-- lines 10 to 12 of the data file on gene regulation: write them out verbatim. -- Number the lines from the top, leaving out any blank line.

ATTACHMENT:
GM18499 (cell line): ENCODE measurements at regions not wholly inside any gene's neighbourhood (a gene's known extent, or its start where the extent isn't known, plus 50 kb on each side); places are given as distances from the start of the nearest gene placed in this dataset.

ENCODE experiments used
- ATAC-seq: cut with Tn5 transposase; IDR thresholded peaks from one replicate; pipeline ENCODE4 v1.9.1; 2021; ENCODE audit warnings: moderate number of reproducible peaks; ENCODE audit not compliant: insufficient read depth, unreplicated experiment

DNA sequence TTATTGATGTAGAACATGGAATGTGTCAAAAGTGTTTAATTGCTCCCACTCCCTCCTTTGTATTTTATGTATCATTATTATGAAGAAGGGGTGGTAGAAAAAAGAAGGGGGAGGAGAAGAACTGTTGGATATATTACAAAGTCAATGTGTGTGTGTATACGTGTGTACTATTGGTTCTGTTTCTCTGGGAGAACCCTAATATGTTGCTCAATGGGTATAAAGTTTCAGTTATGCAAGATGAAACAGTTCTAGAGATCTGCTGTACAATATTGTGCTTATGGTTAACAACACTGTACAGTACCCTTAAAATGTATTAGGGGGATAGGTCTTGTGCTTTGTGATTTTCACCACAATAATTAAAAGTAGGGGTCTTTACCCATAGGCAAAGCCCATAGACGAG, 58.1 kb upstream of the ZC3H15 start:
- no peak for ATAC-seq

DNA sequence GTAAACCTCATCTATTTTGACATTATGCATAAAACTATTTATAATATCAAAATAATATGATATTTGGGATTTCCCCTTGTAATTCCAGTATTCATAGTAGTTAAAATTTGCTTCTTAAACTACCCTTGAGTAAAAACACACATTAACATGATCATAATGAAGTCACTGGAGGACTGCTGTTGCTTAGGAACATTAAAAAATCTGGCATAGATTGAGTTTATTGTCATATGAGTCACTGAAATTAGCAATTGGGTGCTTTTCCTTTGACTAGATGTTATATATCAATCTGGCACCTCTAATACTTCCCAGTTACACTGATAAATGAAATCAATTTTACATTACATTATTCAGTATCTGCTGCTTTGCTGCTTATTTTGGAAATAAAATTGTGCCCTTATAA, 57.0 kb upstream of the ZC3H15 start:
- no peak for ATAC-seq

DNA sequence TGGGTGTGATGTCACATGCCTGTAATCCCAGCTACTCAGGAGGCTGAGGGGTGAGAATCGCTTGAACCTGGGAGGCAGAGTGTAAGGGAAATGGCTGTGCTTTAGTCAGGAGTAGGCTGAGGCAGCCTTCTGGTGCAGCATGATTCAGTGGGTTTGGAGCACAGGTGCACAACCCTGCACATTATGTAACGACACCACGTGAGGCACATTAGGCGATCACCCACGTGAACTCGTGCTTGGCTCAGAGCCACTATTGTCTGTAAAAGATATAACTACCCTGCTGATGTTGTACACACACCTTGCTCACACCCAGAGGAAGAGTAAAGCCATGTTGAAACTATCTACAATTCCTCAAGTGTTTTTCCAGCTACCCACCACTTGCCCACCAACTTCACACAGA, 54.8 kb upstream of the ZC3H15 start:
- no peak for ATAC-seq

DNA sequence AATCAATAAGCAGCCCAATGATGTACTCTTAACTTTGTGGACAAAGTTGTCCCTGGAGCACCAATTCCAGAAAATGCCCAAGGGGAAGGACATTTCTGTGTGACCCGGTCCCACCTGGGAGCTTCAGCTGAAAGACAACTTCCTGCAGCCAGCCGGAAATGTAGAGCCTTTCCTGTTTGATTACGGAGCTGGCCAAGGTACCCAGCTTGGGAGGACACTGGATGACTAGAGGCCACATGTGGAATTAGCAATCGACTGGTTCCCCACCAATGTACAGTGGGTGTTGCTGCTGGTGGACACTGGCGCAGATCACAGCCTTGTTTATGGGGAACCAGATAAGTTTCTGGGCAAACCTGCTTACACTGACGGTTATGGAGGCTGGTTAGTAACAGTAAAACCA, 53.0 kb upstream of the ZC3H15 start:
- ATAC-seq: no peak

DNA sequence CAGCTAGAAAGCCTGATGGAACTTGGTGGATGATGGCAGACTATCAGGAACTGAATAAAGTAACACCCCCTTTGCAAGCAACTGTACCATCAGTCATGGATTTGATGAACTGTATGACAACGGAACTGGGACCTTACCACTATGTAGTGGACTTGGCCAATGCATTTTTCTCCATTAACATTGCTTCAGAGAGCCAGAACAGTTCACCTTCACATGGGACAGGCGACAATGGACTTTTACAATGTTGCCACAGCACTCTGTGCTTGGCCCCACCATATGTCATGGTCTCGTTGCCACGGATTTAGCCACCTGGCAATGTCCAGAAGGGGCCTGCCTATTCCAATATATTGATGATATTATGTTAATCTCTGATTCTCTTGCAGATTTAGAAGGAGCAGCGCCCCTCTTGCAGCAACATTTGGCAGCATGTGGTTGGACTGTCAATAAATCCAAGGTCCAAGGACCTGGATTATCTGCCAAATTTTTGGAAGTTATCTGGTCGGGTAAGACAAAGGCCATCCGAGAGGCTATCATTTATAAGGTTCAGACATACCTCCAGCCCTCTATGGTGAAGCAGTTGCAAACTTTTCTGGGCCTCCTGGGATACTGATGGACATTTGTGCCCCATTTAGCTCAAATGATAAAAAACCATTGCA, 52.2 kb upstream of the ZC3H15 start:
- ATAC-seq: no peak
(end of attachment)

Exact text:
DNA sequence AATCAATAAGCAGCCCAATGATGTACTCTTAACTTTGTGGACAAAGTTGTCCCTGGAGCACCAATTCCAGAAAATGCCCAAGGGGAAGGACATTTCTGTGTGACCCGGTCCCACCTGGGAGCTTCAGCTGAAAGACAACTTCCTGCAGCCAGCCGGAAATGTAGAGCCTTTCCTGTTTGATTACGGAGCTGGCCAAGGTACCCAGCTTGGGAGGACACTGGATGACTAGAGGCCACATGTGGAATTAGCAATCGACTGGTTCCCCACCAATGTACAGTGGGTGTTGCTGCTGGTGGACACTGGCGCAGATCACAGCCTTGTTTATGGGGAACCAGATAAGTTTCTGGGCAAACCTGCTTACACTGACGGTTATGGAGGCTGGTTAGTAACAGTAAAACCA, 53.0 kb upstream of the ZC3H15 start:
- ATAC-seq: no peak

DNA sequence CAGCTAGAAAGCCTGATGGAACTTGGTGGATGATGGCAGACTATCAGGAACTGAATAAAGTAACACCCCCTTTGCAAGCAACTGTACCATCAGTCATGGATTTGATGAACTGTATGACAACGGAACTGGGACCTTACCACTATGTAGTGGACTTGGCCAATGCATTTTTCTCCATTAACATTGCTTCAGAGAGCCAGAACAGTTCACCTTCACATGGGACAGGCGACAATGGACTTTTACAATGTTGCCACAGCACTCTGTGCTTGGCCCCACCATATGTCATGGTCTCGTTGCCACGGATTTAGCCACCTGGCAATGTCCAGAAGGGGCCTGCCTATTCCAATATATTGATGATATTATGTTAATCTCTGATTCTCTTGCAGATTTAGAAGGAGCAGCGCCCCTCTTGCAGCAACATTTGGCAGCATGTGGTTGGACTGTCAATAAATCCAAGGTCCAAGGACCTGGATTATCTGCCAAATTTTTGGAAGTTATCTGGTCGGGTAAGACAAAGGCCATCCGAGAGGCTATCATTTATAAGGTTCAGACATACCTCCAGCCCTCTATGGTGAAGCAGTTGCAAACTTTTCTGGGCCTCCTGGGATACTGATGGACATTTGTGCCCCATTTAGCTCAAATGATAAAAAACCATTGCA, 52.2 kb upstream of the ZC3H15 start: